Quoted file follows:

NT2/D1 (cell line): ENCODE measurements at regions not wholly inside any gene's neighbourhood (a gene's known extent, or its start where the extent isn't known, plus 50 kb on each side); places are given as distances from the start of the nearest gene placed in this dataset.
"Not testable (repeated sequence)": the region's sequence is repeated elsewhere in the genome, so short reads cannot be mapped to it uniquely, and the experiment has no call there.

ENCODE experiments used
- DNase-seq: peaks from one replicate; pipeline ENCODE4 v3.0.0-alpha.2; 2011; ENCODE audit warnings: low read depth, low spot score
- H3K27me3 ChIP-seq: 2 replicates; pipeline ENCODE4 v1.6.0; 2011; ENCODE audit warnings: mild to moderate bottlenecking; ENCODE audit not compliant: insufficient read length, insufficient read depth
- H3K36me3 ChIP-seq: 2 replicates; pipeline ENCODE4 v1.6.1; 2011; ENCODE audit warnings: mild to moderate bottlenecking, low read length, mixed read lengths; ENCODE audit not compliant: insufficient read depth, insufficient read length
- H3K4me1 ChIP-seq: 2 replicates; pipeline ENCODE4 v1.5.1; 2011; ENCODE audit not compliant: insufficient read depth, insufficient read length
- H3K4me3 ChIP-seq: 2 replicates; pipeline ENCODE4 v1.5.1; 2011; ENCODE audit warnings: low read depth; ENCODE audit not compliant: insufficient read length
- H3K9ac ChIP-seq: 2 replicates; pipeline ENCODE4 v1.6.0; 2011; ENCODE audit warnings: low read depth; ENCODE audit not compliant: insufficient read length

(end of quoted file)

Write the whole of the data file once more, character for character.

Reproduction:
NT2/D1 (cell line): ENCODE measurements at regions not wholly inside any gene's neighbourhood (a gene's known extent, or its start where the extent isn't known, plus 50 kb on each side); places are given as distances from the start of the nearest gene placed in this dataset.
"Not testable (repeated sequence)": the region's sequence is repeated elsewhere in the genome, so short reads cannot be mapped to it uniquely, and the experiment has no call there.

ENCODE experiments used
- DNase-seq: peaks from one replicate; pipeline ENCODE4 v3.0.0-alpha.2; 2011; ENCODE audit warnings: low read depth, low spot score
- H3K27me3 ChIP-seq: 2 replicates; pipeline ENCODE4 v1.6.0; 2011; ENCODE audit warnings: mild to moderate bottlenecking; ENCODE audit not compliant: insufficient read length, insufficient read depth
- H3K36me3 ChIP-seq: 2 replicates; pipeline ENCODE4 v1.6.1; 2011; ENCODE audit warnings: mild to moderate bottlenecking, low read length, mixed read lengths; ENCODE audit not compliant: insufficient read depth, insufficient read length
- H3K4me1 ChIP-seq: 2 replicates; pipeline ENCODE4 v1.5.1; 2011; ENCODE audit not compliant: insufficient read depth, insufficient read length
- H3K4me3 ChIP-seq: 2 replicates; pipeline ENCODE4 v1.5.1; 2011; ENCODE audit warnings: low read depth; ENCODE audit not compliant: insufficient read length
- H3K9ac ChIP-seq: 2 replicates; pipeline ENCODE4 v1.6.0; 2011; ENCODE audit warnings: low read depth; ENCODE audit not compliant: insufficient read length